If you’ve ever dreamed of benching Yiliang “DoubleLift” Peng, now you’ll finally have your chance.
Riot Games revealed their fantasy League Championship Series (LCS) platform yesterday, giving fans the ability to lord over their own squad of professional League of Legends players, and use them to crush their friends.
The format will be familiar to any fantasy football or baseball player, as Riot’s system is based heavily off those popular games.
Fans will be able to set up leagues of four, six, or eight players, invite their friends, draft a roster of 10 players, and clash head-to-head each week until one team is crowned champion.
Competitors will earn points for each player in their starting lineup, based off that week’s performance. Points will be accrued based off stats like Kills, Deaths, Assists, and Creep Score, and whichever lineup posts the highest total wins.
A starting lineup will consist of a typical League roster—top, jungle, mid, ADC, and support—along with Flex spot, filled by a player of any position, and a team. The roster includes three bench spots, but you can only keep two players from each of the five positions listed above.
Teams will be selected in the typical snake draft format, where draft order flips each round (e.g., the person who picks first in one round will pick last the next). And it’s best to be prepared—there’s a one minute pick timer.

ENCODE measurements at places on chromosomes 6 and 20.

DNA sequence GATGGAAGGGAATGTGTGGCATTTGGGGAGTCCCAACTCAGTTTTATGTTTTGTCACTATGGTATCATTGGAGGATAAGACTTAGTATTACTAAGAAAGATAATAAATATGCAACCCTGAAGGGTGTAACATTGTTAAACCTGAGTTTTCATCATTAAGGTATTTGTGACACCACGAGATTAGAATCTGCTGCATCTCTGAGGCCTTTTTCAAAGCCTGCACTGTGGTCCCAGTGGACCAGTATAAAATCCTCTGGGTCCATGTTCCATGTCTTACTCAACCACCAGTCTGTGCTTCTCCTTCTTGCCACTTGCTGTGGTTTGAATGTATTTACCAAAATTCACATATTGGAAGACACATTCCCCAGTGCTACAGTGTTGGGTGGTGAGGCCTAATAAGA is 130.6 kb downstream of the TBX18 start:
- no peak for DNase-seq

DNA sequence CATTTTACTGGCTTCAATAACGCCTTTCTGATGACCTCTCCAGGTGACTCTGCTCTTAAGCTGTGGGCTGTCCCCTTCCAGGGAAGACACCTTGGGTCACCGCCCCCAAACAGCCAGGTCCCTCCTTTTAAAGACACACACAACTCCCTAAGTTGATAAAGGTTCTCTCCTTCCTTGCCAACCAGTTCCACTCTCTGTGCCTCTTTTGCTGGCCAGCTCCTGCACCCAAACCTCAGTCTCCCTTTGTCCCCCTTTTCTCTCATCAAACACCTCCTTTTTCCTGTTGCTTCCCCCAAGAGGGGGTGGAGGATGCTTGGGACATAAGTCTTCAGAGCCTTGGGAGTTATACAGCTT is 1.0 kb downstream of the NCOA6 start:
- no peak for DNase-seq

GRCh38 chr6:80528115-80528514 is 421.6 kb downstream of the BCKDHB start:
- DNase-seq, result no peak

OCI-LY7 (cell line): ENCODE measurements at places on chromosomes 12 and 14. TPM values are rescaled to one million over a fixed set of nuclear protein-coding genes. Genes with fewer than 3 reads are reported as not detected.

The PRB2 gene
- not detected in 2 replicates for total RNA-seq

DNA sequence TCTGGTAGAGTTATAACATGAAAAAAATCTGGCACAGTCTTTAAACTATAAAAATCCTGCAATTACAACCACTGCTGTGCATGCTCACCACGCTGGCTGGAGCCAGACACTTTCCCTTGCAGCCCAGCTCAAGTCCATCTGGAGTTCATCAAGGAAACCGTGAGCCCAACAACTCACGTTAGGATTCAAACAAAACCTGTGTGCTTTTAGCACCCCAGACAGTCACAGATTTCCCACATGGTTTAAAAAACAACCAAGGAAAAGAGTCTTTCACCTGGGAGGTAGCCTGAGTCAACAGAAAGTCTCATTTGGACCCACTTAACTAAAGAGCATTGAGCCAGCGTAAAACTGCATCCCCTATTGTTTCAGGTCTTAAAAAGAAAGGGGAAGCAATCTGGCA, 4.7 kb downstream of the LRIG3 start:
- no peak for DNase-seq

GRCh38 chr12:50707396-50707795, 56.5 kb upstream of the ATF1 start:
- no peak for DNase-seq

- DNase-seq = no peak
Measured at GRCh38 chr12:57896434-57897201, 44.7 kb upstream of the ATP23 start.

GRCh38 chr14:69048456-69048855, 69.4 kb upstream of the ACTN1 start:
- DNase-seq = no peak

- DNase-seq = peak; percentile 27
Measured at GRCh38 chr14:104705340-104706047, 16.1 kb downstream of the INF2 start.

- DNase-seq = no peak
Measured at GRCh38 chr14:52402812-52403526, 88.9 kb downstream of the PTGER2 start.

The player universe will include both European and North American LCS competitors, so if you’ve ever wanted to pair Henrik “Froggen” Hansen with William “Meteos” Hartman, now is your chance. Though you might be hard pressed to do so, considering both could be first round picks.
There’s no word on whether trading will be included, but considering how closely Riot’s mirrored traditional fantasy sports, it’s a safe bet it’ll be introduced at some point.
Riot’s system isn’t fully online yet, and despite the “DRAFTING BEGINS SOON” sign plastered at the bottom of their fantasy page, there’s no real way to prepare. Spring Split stats aren’t available yet in anything but the individual match format, so it’s kind of tough to value players.
If you want to get started right away, or head-to-head isn’t your cup of tea (or if you don’t have any friends), the Electronic Sports League (ESL) released their own fantasy platform one day ago. Their format has similar scoring rules, but differs in that it’s a global league, pitting you against every other competing player.